In this show, were going to talk about how and why standards are so important. We’ll throw in a couple of simulated radio conversations, and some lessons learned. I’ll talk a bit about a book review in AOPA’s Flight Training Magazine, and then you’ll hear an unbelievable ATC clearance I got from the approach controller in Managua, Nicaragua. All that, plus your Question of the Week. Strap in and cinch down the safety belts. It’s gonna be a turbulent ride through some rough air.
- If you don’t speak the local language, you can never be 100% sure if you are communicating accurately.
- When speaking with ATC, you’ve got to know the language. That means knowing and sticking to the standards in the manual.
- As student pilots, we are taught the ATC language using a very informal method. What you get is a mixed bag of standards out of the Aeronautical Information Manual, plus non-standard phrases picked up by listening to other pilots. Sometimes it works. Sometimes it gets you in trouble.
- My job is to teach you the standards. We learn by plugging the standards into the real world. The teaching scenarios I give you may be invented, but the phraseology always comes straight from the manual.
- My book, Radio Mastery for VFR Pilots, was reviewed in the March 2013 issue of Flight Training Magazine. It was a fair review with a few minor criticisms. The reviewer said I admitted some of the real-world scenarios in the book differ slightly from the Aeronautical Information Manual. Not true. Everything in the book applies the standards from the AIM or the Air Traffic Controller Manual.
- Just a few days ago, I got this crazy clearance the approach controller in Managua, Nicaragua. Count how many instructions this controller spits out in one breath. It’s hard to believe, but it really happened.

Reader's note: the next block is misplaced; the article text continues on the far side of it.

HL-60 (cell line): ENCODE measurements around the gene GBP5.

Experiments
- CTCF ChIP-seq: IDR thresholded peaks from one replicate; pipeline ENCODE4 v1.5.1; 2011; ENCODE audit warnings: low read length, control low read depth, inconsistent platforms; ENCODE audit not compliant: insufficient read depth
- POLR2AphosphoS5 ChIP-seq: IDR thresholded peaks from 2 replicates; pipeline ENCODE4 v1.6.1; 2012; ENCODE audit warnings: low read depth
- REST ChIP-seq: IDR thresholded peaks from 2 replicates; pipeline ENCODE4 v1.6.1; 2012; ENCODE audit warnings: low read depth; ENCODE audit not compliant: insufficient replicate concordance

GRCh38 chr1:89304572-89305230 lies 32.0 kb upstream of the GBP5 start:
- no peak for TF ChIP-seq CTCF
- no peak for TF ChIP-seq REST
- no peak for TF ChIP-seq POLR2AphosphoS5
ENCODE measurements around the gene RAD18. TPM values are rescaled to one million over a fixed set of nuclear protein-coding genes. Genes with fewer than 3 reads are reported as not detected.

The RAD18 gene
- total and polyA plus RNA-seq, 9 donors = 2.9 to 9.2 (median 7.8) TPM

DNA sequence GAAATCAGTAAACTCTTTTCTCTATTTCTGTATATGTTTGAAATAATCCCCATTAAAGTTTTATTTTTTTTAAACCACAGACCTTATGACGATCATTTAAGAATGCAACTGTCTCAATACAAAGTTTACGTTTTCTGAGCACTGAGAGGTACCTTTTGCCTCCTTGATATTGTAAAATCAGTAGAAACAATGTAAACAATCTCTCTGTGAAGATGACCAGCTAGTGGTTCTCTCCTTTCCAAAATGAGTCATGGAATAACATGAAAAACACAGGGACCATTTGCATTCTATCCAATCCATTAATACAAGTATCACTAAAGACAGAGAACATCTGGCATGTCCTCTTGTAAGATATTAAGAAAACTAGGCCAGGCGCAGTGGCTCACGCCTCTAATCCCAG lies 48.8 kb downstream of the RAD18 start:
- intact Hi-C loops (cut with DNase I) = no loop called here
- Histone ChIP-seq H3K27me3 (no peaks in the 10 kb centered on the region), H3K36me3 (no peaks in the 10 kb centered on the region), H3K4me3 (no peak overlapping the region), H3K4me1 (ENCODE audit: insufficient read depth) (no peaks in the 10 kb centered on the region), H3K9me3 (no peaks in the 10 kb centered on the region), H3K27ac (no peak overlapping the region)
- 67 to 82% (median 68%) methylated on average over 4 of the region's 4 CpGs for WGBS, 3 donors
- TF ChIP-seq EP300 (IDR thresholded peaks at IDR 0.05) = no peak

- Work has resumed on the Aircraft Radio Simulator after a long hiatus. I’m converting the entire program from Flash to HTML5. It will be compatible with all web browsers and work on Apple products. A new voice recognition module will let you speak and receive intelligent responses from simulated ATC. I have no prediction when it will be finished, but I’ll release test modules as able.
Your Question of the Week:
You are flying VFR in Class C airspace, receiving radar sequencing and separation from Approach Control. The approach controller says to you: “Maintain 4,500. Traffic you’re following is a Beech King Air, one o’clock and five miles, northbound, 5,000.” You see the traffic and say to Approach Control, “Traffic in sight.” The approach controller tells you to follow that traffic to the airport. You then fall in line, five miles behind the King Air.
A minute later, you hear Approach Control say, “King Air 53 X-ray, descend and maintain 3,000.” The airplane you are following acknowledges that radio call and begins a descent.
Here’s the question: Since you were told to follow the King Air, should you also descend to 3,000 feet?
When you think you know the answer to that question, go to ATCcommunication.com/answers. There you will find a complete answer and a full explanation of how that answer was derived.